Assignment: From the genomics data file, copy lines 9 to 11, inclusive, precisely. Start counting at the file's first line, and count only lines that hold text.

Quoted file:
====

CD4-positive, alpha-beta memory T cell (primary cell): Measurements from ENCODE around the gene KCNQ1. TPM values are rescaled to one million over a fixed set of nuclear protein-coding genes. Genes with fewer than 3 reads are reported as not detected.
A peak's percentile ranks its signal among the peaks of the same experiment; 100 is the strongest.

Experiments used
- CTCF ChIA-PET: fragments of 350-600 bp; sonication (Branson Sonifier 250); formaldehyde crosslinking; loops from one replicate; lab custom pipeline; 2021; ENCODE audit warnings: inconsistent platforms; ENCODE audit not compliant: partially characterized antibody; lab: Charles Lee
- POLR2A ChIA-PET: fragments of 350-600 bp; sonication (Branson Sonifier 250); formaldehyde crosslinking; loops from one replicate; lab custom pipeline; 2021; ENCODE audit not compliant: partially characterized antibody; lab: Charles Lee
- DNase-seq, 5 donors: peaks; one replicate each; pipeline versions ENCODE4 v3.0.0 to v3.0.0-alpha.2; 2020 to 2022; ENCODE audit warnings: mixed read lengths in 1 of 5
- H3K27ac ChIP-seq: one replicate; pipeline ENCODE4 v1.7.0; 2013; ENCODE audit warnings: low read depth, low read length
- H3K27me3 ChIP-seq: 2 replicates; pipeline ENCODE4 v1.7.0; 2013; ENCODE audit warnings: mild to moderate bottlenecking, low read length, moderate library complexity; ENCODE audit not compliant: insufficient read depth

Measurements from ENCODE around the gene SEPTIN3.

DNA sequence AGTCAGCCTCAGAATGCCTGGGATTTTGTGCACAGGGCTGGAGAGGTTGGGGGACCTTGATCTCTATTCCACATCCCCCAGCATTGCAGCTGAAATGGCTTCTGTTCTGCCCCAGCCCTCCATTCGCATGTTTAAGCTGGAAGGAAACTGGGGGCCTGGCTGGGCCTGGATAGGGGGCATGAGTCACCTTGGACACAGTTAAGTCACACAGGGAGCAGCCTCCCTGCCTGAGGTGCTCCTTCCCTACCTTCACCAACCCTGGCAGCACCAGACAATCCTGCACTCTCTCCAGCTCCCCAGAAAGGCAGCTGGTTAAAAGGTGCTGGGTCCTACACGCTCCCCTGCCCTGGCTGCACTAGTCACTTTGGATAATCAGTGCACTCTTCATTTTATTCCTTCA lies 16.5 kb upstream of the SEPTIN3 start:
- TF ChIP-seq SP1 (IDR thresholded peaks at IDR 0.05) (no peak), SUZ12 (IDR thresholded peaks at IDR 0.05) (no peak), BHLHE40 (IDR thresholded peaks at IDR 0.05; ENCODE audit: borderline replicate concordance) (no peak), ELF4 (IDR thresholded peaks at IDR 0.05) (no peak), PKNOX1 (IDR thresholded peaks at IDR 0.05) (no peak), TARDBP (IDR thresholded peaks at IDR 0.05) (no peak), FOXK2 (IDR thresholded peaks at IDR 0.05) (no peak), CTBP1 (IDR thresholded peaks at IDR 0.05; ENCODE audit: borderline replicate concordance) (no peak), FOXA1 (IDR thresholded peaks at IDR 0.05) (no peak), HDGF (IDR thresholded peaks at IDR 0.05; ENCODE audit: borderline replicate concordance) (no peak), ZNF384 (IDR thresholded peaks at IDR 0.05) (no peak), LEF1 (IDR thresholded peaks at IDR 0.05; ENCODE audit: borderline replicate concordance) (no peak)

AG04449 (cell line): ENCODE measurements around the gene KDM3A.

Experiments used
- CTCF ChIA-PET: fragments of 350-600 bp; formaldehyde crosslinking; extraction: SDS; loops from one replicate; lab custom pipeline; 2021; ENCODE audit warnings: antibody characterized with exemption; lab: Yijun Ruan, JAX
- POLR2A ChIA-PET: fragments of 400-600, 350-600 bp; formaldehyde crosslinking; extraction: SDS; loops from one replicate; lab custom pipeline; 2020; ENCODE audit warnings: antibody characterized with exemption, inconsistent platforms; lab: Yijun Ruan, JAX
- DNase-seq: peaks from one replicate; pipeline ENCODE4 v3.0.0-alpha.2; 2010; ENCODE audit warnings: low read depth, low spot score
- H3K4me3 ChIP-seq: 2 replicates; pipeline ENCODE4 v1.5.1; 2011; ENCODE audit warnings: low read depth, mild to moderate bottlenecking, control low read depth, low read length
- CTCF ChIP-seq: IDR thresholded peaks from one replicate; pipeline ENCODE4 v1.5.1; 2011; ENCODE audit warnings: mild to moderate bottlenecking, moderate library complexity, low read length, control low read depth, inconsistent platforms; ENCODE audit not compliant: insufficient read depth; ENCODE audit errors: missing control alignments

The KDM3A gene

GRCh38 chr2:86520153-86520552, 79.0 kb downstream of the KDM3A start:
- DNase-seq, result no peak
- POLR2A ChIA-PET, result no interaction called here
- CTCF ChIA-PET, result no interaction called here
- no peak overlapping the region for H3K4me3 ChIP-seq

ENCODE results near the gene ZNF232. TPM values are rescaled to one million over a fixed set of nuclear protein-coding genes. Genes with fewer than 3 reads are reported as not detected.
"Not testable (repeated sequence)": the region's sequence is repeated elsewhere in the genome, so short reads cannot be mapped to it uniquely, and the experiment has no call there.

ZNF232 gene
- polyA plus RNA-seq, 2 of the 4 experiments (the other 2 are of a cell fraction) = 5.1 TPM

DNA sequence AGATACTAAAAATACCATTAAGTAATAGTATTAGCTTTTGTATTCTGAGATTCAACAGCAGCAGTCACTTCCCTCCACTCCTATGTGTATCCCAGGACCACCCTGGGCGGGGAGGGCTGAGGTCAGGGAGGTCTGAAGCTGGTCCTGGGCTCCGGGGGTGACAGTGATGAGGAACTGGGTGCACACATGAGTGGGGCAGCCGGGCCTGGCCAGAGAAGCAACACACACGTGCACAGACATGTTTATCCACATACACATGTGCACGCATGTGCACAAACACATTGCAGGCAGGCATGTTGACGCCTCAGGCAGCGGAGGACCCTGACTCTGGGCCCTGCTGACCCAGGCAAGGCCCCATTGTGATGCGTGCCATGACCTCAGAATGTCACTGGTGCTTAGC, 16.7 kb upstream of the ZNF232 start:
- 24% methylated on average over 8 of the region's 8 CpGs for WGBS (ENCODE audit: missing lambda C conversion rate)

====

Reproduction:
Measurements from ENCODE around the gene SEPTIN3.

DNA sequence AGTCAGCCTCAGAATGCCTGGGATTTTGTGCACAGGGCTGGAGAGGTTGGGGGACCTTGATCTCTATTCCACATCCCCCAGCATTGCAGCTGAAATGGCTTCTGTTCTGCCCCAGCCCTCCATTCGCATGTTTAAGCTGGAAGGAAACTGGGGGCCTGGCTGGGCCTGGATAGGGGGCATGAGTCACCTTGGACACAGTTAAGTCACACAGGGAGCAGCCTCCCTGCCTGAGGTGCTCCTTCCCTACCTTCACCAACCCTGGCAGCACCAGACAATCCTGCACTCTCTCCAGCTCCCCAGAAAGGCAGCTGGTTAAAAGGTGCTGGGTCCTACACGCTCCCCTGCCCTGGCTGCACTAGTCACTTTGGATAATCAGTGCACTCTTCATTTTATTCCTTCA lies 16.5 kb upstream of the SEPTIN3 start:
- TF ChIP-seq SP1 (IDR thresholded peaks at IDR 0.05) (no peak), SUZ12 (IDR thresholded peaks at IDR 0.05) (no peak), BHLHE40 (IDR thresholded peaks at IDR 0.05; ENCODE audit: borderline replicate concordance) (no peak), ELF4 (IDR thresholded peaks at IDR 0.05) (no peak), PKNOX1 (IDR thresholded peaks at IDR 0.05) (no peak), TARDBP (IDR thresholded peaks at IDR 0.05) (no peak), FOXK2 (IDR thresholded peaks at IDR 0.05) (no peak), CTBP1 (IDR thresholded peaks at IDR 0.05; ENCODE audit: borderline replicate concordance) (no peak), FOXA1 (IDR thresholded peaks at IDR 0.05) (no peak), HDGF (IDR thresholded peaks at IDR 0.05; ENCODE audit: borderline replicate concordance) (no peak), ZNF384 (IDR thresholded peaks at IDR 0.05) (no peak), LEF1 (IDR thresholded peaks at IDR 0.05; ENCODE audit: borderline replicate concordance) (no peak)